Sunday, December 23, 2007


Christian apologist and occult investigator Berit Kjos reviews Philip Pullman's "Dark Materials" series from which TGC was taken, citing passages and giving volume and page for the citations. If you are Christian and considering giving the books as a Christmas gift, or taking a child to see the movie, you owe it to the child to read her report. It's quite an eye opener!

A couple of excerpts:

Lyra's choices take her to the arctic island Svalbard. She sails northward from England with some valiant Egyptians [gypsies] determined to rescue children abducted by the heartless Church for experimental purposes. While traveling, she studies her alethiometer ["truth measure"] and practices the deep trance-forming concentration needed to receive its mystical guidance. Though she doesn't yet know it, she's being prepared for a greater purpose:

“The witches have talked about this child for centuries past.... And they have spoken of a child such as this, who has a great destiny that can only be fulfilled elsewhere—not in this world, but far beyond. Without this child, we shall all die."[1, p.176]

Do you see how this fantasy undermines Biblical values? Pullman's crafty tale pulls the readers' minds into an occult context where -- through their imagination -- they experience life from his atheist/occult perspective. In fact, his methods sound just like the transformational tactics in UNESCO's global education plan.

That, I presume, is a reference to the education plan that Lee Penn describes in FALSE DAWN (p. 89).

REDEFINE GOD AND UNDERMINE CHRISTIANITY. Near the end of the third book, "The Amber Spyglass," Lyra rescues the captive dead. Corrupting the reader's view of Christ, Pullman trades Jesus for this telepathic 12-year-old girl who could hardly be less like our Lord.

The "God" or "Authority" in this story is a feeble old man. The following statement by an angel shows Pullman's contempt for him:

“The Authority, God, the Creator, The Lord... those were all names he gave himself. He was never the creator. He was an angel like ourselves—the first angel, true, the most powerful.... The first angels condensed out of Dust, and the Authority was the first of all.... One of those who came later was wiser than he was, and she found out the truth, so he banished her. We serve her still. And the Authority still reigns in the Kingdom, and Metatron is his Regent."[5 -31-32]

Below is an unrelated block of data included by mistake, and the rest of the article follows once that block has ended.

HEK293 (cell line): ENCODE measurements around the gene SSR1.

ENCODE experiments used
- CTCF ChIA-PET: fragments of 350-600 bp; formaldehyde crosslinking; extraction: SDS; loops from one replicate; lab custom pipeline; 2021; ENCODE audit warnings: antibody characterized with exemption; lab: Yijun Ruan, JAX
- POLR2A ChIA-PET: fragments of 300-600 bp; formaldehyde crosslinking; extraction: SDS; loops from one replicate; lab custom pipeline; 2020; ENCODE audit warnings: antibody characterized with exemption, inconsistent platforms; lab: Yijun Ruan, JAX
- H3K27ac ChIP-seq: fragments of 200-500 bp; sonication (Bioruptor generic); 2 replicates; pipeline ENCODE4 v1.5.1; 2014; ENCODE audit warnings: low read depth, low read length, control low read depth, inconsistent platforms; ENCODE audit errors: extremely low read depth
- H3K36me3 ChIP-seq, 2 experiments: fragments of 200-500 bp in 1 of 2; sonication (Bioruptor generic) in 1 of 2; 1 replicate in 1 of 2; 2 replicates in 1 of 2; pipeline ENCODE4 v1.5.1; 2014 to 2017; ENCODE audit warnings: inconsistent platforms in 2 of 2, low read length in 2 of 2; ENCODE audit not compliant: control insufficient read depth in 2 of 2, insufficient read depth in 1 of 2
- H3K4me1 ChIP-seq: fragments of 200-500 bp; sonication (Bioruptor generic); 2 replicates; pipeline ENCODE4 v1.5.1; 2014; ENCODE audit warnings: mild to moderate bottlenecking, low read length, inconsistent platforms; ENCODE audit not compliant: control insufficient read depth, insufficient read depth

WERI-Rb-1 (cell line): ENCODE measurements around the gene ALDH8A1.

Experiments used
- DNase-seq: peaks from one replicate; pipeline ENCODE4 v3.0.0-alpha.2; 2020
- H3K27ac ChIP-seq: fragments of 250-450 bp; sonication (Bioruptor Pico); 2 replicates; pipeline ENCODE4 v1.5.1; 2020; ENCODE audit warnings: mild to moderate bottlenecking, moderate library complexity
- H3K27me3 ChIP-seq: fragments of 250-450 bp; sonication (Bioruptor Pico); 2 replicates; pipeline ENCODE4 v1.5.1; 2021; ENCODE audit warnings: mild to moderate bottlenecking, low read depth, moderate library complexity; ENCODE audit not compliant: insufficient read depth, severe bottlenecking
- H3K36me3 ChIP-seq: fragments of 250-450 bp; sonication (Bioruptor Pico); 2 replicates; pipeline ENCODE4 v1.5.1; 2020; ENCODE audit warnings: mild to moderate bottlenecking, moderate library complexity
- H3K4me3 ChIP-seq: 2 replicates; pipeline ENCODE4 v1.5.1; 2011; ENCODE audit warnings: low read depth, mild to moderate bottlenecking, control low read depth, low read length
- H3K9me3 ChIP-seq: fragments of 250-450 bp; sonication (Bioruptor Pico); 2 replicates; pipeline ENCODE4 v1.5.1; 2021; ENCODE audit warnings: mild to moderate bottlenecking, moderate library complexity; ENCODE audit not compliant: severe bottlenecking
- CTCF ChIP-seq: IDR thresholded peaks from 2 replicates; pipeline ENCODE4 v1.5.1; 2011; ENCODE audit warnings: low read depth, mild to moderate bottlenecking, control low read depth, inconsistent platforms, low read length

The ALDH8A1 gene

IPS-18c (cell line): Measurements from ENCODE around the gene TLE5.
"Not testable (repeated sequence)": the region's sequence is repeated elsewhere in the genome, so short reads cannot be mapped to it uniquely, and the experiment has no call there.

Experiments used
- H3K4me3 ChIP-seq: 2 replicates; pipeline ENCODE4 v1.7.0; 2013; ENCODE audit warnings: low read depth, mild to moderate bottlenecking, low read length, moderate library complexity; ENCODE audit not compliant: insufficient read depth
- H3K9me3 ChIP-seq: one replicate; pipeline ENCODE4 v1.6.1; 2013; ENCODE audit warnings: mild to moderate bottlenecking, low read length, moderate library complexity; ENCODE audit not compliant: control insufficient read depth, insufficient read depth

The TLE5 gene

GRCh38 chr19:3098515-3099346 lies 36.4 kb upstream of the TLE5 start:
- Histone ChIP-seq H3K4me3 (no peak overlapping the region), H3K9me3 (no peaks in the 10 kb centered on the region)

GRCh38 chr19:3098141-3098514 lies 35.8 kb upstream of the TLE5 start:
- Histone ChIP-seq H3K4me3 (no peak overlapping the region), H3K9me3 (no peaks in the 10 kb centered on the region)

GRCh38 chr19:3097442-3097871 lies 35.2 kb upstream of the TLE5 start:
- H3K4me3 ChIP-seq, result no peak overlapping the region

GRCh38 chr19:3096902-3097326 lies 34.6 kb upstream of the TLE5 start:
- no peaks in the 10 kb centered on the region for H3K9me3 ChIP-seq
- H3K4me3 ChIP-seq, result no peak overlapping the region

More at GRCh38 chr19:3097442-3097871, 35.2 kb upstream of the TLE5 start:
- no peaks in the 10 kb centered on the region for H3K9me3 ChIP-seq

"She" refers to Sophia, the goddess of wisdom in the Gnostic context of multiple gods. Linked to a "divine spark" in everyone, she encouraged self-discovery and self-pleasing enlightenment rather than obedience to any authority. No wonder she was banished!

Metatron is featured in many occult systems. The Kabbalah and the Tarot view him as a powerful archangel. In Hermetic magic he is linked to the god Hermes and the mythical Emerald Tablet with its infamous code, "As Above, So Below." It summarizes the occultist's goal of connecting with higher powers in order to command change here below.

"Divine spark" is a Jewish concept from the teaching of Kabbalist Isaac Luria.

Metatron is a Jewish angel.

Reb Yakov Leib of Donmeh West explains "As Above, So Below":

Ayn-Sof is the pre-mundane, undifferentiated condition of the God-head in which everything and, therefore, nothing is contained. It is this undifferentiated Unity that will explode into disunity at the moment of Shevirit ha-Kelim -- the "Shattering of the Vessels" (i.e., the Ten Sefirot) -- that accompanies the act of creation as described by R. Isaac Luria.

Thus, metaphorically speaking, the YH splits apart from the VH -- and it falls to man to "repair the face of God," to return it to its wholeness so that, "YHVH shall be King over all the earth, [and] on that day YHVH shall be One, and his name One." (Zechariah 14:9; also the "Alenu" of Shakrit, the Jewish Morning Prayer Service.)

A primary principle of Kabbalah is, "As above, so below" -- or the doctrine that whatever a person does or thinks on this earthly plane has, through his Kavannah (or mystical intentionality), a corresponding "action" or "thought" on the supernal plane. (The reverse, of course, is also true: whatever transpires in "heaven" has a corresponding effect on "earth".)

We see this echoed in the so-called "Lord's Prayer" of "Jesus" when he says, "Thy will be done on earth as it is in heaven." And in the Zohar we read, "Come and see: the world above and the world below are perfectly balanced." (Zohar 2:176b) And the Midrash states, "Both heaven and earth are balanced by each other." (Bereshit Raba 1:15)
(bolding mine - ct)

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